Many applications have personally identifiable information that must be kept on premises. This concern falls squarely on the shoulders of the IT administrators. In the ideal world an IT administrator would flag specific applications as containing PII. At deployment time applications that contain PII can only be deployed only on-premises. At that point, the fabric that manages the enterprise takes care of this need, freeing the IT staff and developers from having to worry about such details.
A single abstracted view of computing resources helps with efficiency
IT administrators are concerned with the efficient utilization of computing resources. It is wasteful to have VM’s inside of both public and private data centers that are sitting idle. What is needed is a single holistic view of all computing resources, so that during deployment time applications can be targeted to available VM’s. Whether those VM’s exist on premises are in the cloud may not be relevant for most applications. If PII is not a factor but cost is, the goal would be to deploy the application and the public cloud because of the lower cost and of some of the benefits of operating in a highly automated data center that may contain other useful services.
What IT administrators want
IT administrators are burdened with the financial liabilities of running business applications on a pool of computing resources. The most obvious financial liability is cost. Managing cost can get complex quickly, because you have to factor in not just the cost of compute, but also of storage and network bandwidth costs. Cloud vendors generally charge for data leaving the data center so it might be financially advantageous to run certain business applications on premises. However, cloud-based storage and compute is often less expensive than its on-premises counterpart.
Compliance is a big liability
The other significant financial liability relates to compliance. Compliance is a very complex topic because it differs not just by company, but by state and country as well. Cloud computing has evolved more quickly than the laws that govern it. Perhaps the most important concern is PII, but companies also have to worry about HIPPA and other industry related compliance laws.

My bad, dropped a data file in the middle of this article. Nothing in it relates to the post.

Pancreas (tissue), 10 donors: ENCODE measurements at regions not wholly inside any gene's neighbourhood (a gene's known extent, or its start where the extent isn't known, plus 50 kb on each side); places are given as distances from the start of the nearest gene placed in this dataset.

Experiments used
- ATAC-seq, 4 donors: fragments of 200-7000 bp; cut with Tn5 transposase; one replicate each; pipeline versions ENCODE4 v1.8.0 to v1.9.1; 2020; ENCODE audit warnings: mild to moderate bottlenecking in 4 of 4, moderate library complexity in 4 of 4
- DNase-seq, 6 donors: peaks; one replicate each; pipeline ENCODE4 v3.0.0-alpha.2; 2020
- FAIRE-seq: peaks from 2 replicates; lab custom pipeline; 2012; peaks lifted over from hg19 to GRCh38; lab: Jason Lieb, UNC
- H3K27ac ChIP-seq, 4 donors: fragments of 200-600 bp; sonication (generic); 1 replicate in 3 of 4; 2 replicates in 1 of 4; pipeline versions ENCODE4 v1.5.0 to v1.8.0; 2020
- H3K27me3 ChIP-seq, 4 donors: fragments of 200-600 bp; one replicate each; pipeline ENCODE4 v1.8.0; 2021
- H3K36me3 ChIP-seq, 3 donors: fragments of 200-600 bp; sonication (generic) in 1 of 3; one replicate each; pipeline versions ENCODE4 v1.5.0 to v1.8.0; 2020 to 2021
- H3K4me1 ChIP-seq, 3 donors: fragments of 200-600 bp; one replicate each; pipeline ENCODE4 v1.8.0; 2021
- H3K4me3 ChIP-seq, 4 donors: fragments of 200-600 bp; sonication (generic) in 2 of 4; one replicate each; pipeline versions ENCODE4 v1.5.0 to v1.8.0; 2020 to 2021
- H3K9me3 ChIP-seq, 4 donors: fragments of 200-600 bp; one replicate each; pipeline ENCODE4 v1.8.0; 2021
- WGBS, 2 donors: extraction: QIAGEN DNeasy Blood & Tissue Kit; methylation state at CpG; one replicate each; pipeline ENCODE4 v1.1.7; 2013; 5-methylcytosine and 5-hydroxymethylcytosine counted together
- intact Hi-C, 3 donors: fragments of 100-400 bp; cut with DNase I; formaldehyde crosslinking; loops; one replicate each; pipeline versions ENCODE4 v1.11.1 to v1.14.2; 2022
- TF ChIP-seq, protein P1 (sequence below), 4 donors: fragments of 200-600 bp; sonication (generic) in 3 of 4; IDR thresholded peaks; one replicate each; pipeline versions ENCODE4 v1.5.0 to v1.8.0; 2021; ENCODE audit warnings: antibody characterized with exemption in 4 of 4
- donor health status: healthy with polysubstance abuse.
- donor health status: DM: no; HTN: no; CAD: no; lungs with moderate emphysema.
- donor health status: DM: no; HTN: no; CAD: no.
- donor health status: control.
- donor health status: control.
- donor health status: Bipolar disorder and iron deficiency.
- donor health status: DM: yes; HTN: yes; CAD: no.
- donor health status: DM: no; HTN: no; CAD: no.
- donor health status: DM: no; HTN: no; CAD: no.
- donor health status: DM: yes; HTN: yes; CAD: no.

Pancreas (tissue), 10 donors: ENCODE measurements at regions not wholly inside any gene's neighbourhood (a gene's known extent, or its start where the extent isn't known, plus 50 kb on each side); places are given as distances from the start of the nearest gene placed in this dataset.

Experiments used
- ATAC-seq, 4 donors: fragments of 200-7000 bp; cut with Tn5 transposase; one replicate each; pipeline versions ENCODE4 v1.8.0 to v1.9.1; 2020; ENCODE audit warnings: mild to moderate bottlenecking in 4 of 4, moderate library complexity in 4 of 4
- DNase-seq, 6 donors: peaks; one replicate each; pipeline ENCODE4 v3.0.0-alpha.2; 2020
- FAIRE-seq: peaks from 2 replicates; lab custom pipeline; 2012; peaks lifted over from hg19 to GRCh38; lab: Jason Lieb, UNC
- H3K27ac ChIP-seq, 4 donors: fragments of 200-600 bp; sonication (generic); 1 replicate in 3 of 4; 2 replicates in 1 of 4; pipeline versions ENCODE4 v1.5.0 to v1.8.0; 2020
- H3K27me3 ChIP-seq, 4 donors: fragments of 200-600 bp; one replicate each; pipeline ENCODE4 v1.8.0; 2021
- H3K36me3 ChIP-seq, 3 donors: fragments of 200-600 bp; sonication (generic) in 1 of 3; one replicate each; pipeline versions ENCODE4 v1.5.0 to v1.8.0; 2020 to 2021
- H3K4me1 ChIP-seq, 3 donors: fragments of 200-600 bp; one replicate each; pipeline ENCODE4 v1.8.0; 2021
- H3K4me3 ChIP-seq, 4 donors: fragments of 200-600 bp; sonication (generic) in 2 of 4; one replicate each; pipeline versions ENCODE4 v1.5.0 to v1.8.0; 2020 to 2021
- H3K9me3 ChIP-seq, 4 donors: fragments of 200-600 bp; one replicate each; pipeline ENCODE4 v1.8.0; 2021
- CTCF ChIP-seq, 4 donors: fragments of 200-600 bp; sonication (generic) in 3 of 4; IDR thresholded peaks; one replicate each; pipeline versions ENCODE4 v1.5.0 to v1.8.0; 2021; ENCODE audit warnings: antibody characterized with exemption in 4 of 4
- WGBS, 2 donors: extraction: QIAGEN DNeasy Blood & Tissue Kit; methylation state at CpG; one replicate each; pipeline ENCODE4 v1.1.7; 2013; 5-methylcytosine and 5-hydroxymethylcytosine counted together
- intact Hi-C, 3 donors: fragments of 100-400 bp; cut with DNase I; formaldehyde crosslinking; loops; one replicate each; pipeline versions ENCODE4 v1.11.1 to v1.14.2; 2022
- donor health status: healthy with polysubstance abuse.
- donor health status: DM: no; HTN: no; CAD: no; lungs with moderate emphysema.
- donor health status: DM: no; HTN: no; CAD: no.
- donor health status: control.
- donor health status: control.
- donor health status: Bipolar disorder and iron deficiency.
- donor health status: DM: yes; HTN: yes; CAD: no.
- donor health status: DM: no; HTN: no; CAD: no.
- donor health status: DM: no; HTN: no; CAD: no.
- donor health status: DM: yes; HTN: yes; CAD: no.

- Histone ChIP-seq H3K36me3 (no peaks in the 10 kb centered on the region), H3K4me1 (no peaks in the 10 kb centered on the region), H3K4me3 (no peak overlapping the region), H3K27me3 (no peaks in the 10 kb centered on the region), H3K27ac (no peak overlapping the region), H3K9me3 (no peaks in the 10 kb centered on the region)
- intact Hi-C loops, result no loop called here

Customer dis-satifaction means higher cost
Often overlooked is the fact that application performance factors into the cost structure. Although it is hard to measure the impact of poor performance on user experience, it clearly maps to a financial outcome because happy customers are paying customers.
Declarative policy enforcement
IT administrators need declarative approaches to enforcing policies, not programmatic ones. For example, an IT administrator may flag an application as having PII data. As mentioned previously, during deployment, this application needs to remain on premises. But the IT administrator might also want to set a policy that controls the scaling of an application during busy and slow times. Having the application automatically scale based on CPU utilization or a memory footprint is important both for the customer experience but also for containing costs. Ultimately, the IT administrator needs to control costs and wants to be able to set a policy that determines how many computing resources are available to specific applications. That means that during deployment time certain applications will be limited to the machine size they can be deployed to. But this is critical for the developer as well. Minimizing what the developer must know during deployment contributes to developer satisfaction and productivity.